Whether you’re giving a speech or writing a memo, email, or book, remember that both the words you use and how you arrange them (your writing style) have a powerful effect on your listening or reading audience.
I recently attended a presentation. The subject was interesting, and the slides provided vivid illustrations of the narrative, but the presentation, read from a script, was boring. I got up more than once to shake off the weariness descending over me.
Both during and after the presentation, I tried to figure out what weakened it. Part of the problem stemmed from the presenter’s monotonal voice. She read the material without emphasis or emotion. This would make the most exciting text in the world uninteresting.
Unfortunately, it wasn’t the most exciting text. Fact followed fact followed fact in a slow march. Each sentence seemed very much like the preceding one. Overall, the presentation had the effect of sitting in a rocking chair and slowly falling asleep.
How to Bore People With Your Writing Style
One of the biggest mistakes people make when they write is to not vary the length of the sentences.
“I’m George Henry. I’m a consultant. I fix your businesses.”
Some authors of detective novels deliberately use this style—sparingly. “I’m Mark Schaeffer. Yesterday, I killed my wife.”
I would recommend that you leave that kind of writing to the pros.
George Henry, who clearly is not a pro, has probably lost his audience halfway through the second sentence.
Variety is the Spice of Reading and Listening
Vary the length of your sentences. If you exercise, think of how you start off at a slow pace on a treadmill and increase it until you’re going full out. Imagine the varying ways a horse moves: canter, trot, gallop. Changes in rhythm create stimulation.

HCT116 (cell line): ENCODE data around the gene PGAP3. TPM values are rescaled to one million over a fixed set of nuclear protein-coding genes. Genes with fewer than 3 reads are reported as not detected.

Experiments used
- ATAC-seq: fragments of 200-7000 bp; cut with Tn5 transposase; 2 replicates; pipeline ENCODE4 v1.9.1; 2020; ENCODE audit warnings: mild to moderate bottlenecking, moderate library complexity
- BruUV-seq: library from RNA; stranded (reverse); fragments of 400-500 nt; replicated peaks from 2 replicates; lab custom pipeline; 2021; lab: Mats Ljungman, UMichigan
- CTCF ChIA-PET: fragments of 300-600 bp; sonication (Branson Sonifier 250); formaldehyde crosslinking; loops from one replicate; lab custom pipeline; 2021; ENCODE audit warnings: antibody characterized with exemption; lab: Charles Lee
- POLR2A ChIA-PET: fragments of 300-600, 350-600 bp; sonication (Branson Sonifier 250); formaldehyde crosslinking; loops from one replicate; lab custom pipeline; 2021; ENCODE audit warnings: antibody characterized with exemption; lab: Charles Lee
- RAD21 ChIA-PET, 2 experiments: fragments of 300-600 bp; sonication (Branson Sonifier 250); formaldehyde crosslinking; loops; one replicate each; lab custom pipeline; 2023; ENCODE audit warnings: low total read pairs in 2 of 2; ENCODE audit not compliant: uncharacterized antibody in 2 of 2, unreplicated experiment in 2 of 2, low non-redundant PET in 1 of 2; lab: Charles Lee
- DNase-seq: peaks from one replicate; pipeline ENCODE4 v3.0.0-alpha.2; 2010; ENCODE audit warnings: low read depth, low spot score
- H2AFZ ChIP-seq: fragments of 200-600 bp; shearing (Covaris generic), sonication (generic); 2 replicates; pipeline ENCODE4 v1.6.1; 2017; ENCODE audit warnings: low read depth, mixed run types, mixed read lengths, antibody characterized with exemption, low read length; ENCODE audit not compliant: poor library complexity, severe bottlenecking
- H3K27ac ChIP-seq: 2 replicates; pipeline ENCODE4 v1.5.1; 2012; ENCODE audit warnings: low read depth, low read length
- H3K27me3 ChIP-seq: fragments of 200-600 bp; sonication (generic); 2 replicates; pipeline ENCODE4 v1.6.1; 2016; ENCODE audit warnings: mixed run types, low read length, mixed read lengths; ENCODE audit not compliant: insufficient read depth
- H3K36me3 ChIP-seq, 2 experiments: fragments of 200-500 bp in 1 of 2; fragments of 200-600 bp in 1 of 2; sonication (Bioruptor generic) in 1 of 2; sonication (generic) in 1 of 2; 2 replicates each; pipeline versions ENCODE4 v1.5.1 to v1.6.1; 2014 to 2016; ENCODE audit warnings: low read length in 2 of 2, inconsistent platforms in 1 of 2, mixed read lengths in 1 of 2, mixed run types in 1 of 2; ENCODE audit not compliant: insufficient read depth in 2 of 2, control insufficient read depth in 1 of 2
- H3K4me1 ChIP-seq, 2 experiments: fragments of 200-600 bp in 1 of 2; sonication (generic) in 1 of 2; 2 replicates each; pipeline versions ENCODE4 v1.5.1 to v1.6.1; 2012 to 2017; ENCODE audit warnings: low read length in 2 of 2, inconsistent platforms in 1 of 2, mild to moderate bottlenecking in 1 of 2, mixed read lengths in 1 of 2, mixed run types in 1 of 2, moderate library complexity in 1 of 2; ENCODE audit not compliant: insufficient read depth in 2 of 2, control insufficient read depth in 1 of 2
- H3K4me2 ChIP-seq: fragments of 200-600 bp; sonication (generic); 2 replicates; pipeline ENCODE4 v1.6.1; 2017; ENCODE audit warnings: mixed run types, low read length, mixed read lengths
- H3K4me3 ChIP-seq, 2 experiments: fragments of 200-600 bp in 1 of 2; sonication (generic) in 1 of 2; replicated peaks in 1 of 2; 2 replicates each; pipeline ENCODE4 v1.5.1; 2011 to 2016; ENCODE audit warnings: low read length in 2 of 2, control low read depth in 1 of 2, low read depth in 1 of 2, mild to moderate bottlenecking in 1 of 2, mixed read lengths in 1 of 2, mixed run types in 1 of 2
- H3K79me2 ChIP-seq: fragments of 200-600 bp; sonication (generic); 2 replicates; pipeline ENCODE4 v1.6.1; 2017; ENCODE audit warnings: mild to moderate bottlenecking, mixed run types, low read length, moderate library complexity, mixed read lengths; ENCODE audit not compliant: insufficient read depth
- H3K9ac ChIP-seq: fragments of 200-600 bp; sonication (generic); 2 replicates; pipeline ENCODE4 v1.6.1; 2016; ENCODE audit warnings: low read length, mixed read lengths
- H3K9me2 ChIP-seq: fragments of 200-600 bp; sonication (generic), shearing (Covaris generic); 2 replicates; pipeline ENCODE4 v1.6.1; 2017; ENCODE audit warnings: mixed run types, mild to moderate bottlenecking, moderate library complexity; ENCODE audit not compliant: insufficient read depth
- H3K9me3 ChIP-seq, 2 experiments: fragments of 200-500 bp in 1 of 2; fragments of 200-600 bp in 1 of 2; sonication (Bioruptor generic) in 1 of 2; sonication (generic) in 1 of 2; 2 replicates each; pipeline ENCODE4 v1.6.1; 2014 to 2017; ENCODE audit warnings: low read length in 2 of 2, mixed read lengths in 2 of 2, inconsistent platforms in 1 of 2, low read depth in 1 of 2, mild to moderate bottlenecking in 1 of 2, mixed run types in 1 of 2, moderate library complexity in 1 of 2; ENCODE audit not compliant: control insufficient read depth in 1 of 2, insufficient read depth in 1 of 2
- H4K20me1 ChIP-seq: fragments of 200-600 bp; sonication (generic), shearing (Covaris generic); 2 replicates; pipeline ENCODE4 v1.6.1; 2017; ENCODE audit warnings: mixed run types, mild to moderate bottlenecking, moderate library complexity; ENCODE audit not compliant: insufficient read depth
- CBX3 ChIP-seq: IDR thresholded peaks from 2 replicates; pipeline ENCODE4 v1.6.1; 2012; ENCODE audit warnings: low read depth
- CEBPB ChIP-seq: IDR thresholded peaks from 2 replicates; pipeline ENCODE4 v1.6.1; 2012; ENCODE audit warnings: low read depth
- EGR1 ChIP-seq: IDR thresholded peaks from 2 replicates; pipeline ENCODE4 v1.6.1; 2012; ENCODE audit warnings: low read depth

Also be careful to vary the order of words. Don’t always use the unadorned subject-verb format: “He did.” “She said.” Alternatives might be, “After a painfully long interval, he forced out an awkward apology.” or “In the slowly gathering twilight, she felt a deepening sense of unease.”
The Purdue University Online Writing Lab has some more specific illustrations regarding sentence length and varying the format.
Don’t write a sentence so long that the listener or reader has forgotten the beginning by the time they reach the end.
The Power of Word Placement
Skilled writers often save their most dramatic word for the end of a sentence and/or paragraph. This is sometimes known as the power spot.
“Your product launch may fail if you don’t carefully choose your target audience.”
“If you don’t carefully choose your target audience, your product launch may fail.”
The second sentence emphasizes the word, “fail,” a word associated with pain. Because readers will want to know how to reduce or eliminate pain, they will continue reading.
When You Finish Writing, Proofread
Read what you’ve written both aloud and to yourself. Reading to yourself helps you find typos and other errors. You will also probably catch boring passages, but the best way to discover these is to read aloud.
You may wonder why this is important for a written piece. Remember that when people read, they hear what they are reading. When you read something aloud, you, too, will hear it, and you’ll recognize when a sentence sounds confusing, convoluted, or boring.
If you can, read the piece (no, not a full-length book) to someone else. Being unattached to your work, they may catch more than you do.
This may all sound like a lot of work, but you sharpen your writing skills with every devoted effort you make. If this positive reward doesn’t motivate you, imagine this scenario:
Your colleague or employee opens his or her email and thinks, “Oh, no, another boring memo from Karla.”
Here are some additional writing suggestions from Grammarly.
Consider the myriad ways in which we can become distracted when reading and make an effort to keep your writing style interesting.
Get additional tips on writing from my book, 52 Writing Tips: Fast and Easy Ways to Polish Your Writing. Order in our webstore.